The ‘hacking vs yacking’ debate continues to exist because of the separation of academe from ‘industry’, where technology workers ‘craft’ projects into existence away from the academic spotlight. When scholars make ‘commercial/industry-driven’ projects their objects of exposition, they do so in the company of and for the consideration of their peers, quite oblivious of the ‘craftspeople’. Self-initiated scholarly projects are just as insular, carried out as they are with graduate students and ‘alt-ac’ staff. In my opinion, the values of DH (openness, collaboration, diversity, collegiality and experimentation), will serve it best when not limited to the field but rather extended to the ‘external’ world as well. Scholarship which collaborates with ‘craftspeople’ in the quest for knowledge advancement is an ideal Digital Humanities can aspire to. In this sense, I would like to see more of ‘hacking + yacking’.
I read with avid interest Susan Hockey’s piece, “The History of Digital Humanities”. It turns out that this history closely parallels the arc of my life. By sheer coincidence, I was born in the year that Father Busa began work on his “index verborum” and I finished school about the time the concordance was first published in 1974. Like James Mason (https://dhpraxis14.commons.gc.cuny.edu/2014/08/29/digital-humanities-instilling-optimism-in-academia/) , I got my degree in English and could not do anything with it.
Finally, in 1978, I fell into a job as a mainframe computer operator. I had fun driving that big old machine, working with punch cards and huge reel-to-reel data tapes. My career led me to programming and then project management. Just as Hockey describes the advance of technology in the humanities, I lived through a similar evolution in the corporate IT world. The “invention” of word processing, the arrival of personal computers, the breakthrough of GUI (graphical user interface) and of course the history shaking impact of the Internet. I remember sending my first email. I remember working remotely on text-based terminal that operated over a telephone line at 300 bytes per second (it had no CRT; the I/O took place on spool of paper).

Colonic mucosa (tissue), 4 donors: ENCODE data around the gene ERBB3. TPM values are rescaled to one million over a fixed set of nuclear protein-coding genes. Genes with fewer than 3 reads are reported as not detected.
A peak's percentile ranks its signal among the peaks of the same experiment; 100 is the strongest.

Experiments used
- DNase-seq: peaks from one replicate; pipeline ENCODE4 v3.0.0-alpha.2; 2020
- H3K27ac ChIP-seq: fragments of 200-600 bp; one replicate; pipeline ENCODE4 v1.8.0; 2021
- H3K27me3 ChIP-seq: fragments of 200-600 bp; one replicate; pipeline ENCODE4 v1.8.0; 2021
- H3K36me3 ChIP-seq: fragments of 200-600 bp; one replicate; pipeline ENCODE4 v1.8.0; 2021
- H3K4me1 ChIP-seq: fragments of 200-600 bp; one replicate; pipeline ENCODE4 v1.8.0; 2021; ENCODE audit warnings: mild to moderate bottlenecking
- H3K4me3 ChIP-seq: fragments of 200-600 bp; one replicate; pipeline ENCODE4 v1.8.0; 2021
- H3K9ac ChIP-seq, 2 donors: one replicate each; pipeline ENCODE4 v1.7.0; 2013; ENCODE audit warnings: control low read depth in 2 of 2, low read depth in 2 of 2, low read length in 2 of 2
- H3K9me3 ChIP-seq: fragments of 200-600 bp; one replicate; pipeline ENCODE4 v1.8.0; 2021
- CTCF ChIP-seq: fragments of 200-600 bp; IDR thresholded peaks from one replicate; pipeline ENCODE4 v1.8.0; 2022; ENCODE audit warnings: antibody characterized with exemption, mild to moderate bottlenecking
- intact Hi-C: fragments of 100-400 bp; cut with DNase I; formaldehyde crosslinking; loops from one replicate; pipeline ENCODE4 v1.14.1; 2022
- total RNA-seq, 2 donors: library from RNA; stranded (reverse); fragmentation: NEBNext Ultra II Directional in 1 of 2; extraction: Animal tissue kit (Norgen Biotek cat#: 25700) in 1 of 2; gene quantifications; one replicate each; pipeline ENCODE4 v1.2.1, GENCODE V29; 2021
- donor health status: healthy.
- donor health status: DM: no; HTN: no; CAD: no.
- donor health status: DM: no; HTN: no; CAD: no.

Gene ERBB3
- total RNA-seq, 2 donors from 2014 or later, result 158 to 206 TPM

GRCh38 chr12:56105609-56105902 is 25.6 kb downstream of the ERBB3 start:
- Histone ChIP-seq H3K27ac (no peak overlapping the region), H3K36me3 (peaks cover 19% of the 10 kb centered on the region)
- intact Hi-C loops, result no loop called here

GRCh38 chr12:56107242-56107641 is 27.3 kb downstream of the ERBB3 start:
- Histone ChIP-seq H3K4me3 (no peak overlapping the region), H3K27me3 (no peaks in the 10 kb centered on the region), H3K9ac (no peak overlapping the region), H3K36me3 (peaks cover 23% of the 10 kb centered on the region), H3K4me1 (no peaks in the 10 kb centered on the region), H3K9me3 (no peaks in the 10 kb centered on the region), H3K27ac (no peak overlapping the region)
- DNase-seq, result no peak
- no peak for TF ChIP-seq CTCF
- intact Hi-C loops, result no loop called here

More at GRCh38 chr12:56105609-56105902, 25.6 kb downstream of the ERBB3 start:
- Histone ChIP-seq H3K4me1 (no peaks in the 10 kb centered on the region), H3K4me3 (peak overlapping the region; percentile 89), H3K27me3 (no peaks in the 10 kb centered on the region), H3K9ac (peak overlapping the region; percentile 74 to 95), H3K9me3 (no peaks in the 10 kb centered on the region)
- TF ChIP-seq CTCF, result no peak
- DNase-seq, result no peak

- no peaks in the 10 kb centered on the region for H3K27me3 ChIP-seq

What is intriguing to me is that the tension between technologists and users of technology that seem to be taking place in the Digital Humanities is not a new phenomena. Techies have always been more interested in the tools than what can be done with them. I believe that Humanities has only lately been grappling with these issues because the technology is finally mature enough to deliver real value. It was much simpler to create systems that keep track of debits and credits, than to open up insights into the complex subjects that concern humanists. What seems to me to be unique to academia is the ongoing argument over the definition of Digital Humanities. Wouldn’t it be easier to simply do the work rather than agonize over what to label it?
Time will tell if this MALS program will lead me into a new way to study literature and theatre again or if it will open up a new arena for me leverage my technology career. Perhaps it will do both.